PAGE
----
No Leaf fan can forget how they led the decisive game 7 against Boston 4-3 in the third period a few years ago only to see Frederick Andersen allow three highly questionable goals, including the egregious one through the five-hole that gave up the lead.  The Leafs lost 7-4 (one empty net goal).

The Leafs have lately looked pretty good, with Martin Jones in net.  But so has Winnipeg, Edmonton, Vancouver, New York Rangers, and Boston.

I am optimistic– I always am, this time of year, recently– about the playoffs.  The Leaf “core four” (Nylander, Matthews, Marner, Tavares) are a year older.  Tavares in not getting more effective, but the other three are entering the years in which most athletes are in their prime.  They also have the bitter experience of losing in the first round in six of the last seven playoffs (and the second round last year) to teams that appeared to be inferior to them.   They should know now how much grit, consistency, and determination is required to win a seven-game series.   They should be tougher, more resilient.  Matthews in particular seems to have stepped up his game.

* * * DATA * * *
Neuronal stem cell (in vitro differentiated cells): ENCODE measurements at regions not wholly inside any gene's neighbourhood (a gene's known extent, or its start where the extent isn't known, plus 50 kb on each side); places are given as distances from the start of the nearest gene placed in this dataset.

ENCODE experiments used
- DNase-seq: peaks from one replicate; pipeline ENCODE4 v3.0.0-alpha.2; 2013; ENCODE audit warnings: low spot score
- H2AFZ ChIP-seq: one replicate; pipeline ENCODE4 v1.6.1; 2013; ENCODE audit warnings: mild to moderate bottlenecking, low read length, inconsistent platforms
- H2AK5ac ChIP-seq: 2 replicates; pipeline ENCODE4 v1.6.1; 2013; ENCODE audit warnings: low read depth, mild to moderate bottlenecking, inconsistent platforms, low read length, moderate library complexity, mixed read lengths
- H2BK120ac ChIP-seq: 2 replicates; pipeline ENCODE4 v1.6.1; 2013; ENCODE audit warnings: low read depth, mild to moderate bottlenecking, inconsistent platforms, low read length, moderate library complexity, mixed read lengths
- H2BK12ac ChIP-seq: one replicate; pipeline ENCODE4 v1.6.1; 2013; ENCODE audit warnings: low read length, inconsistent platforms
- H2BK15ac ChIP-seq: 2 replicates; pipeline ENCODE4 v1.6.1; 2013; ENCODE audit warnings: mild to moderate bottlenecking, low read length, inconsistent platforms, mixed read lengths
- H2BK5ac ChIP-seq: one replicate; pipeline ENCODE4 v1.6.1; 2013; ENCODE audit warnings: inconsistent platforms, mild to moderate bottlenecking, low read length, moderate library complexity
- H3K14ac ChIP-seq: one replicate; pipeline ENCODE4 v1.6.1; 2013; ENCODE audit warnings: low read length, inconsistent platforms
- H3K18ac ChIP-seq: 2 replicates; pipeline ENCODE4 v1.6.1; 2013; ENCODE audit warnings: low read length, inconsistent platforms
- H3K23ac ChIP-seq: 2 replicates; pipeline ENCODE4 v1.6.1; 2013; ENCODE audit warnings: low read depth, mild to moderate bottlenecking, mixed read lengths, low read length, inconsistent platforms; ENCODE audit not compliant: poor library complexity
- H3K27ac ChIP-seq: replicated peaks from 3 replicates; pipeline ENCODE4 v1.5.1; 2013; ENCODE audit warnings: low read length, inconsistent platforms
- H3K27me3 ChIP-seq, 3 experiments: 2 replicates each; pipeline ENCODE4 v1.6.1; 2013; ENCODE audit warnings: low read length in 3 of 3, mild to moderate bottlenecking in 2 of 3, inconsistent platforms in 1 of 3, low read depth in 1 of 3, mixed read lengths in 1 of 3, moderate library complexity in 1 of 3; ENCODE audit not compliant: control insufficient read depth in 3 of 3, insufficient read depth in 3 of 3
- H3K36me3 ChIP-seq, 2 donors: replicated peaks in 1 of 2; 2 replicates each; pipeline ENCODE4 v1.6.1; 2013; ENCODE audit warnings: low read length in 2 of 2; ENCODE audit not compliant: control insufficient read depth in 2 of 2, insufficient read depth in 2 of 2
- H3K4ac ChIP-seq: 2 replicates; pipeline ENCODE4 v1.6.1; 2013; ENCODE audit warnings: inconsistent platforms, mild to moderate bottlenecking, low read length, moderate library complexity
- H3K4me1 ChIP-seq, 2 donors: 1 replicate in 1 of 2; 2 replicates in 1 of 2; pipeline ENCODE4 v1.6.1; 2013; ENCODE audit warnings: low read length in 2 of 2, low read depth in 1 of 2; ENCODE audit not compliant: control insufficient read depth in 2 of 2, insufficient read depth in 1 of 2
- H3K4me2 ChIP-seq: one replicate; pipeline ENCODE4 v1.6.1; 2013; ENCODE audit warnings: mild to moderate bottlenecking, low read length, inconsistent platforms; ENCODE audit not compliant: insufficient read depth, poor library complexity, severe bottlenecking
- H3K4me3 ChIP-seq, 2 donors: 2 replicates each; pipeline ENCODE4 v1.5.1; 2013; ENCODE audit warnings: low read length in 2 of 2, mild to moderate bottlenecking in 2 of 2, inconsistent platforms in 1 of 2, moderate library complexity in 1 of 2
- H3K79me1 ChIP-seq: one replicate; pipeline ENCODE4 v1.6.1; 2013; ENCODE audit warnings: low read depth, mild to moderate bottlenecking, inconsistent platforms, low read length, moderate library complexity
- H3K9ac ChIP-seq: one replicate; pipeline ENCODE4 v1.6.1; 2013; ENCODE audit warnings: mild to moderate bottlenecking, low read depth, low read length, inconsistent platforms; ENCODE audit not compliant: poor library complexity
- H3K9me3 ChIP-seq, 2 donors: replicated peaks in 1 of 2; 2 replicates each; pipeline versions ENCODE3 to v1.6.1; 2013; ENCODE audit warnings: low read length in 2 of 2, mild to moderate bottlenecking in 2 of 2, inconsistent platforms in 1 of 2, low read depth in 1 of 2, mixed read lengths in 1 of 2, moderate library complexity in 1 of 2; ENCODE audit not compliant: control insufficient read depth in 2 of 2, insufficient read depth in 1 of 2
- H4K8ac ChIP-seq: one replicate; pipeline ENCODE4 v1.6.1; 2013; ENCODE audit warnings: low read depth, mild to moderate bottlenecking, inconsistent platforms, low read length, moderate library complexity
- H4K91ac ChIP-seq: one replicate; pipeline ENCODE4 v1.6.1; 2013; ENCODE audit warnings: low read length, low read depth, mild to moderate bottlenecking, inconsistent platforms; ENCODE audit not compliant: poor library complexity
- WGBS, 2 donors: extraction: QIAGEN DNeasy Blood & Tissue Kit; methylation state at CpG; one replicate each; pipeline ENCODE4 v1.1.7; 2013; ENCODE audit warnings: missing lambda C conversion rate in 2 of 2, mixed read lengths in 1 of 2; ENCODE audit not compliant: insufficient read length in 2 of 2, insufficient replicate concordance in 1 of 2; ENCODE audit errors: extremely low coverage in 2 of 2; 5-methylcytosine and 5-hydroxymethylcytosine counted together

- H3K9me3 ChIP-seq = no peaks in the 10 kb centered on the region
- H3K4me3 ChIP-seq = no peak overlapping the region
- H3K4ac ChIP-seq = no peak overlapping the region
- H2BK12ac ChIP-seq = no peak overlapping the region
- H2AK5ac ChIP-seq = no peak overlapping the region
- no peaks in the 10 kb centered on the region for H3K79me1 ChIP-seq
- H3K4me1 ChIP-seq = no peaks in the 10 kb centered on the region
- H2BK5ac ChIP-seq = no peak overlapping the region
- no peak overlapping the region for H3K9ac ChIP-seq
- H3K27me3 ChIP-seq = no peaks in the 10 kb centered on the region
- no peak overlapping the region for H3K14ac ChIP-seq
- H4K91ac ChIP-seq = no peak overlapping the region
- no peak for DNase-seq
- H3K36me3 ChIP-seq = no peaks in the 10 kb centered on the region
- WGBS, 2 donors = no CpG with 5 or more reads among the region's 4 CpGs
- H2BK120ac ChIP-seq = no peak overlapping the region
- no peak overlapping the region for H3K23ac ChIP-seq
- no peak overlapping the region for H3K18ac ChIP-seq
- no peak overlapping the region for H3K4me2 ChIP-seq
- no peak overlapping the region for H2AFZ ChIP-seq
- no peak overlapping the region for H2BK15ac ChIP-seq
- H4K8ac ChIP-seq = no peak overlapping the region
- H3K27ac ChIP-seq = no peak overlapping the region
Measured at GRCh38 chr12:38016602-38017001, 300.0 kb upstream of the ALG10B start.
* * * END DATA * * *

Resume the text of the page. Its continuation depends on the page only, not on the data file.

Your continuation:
I am suspicious of Nylander– he can be brilliant but he also gives the puck away far too often and sometimes seems to be coasting outside the blueline waiting for a pass.  Both he and Marner make risky passes and it’s hard to assess whether the pretty goals they generate outweigh the ugly goals they give up.  One immediately remembers overtime in a game against Boston this year in which Nylander turned back with the puck– a thing he likes to do too often– and fell.  He just fell, giving up the puck to the two deadliest forwards on Boston (and the game-winning goal).  The other night, he was coasting to the bench while Colorado was in full press mode towards the Leaf net.  They scored.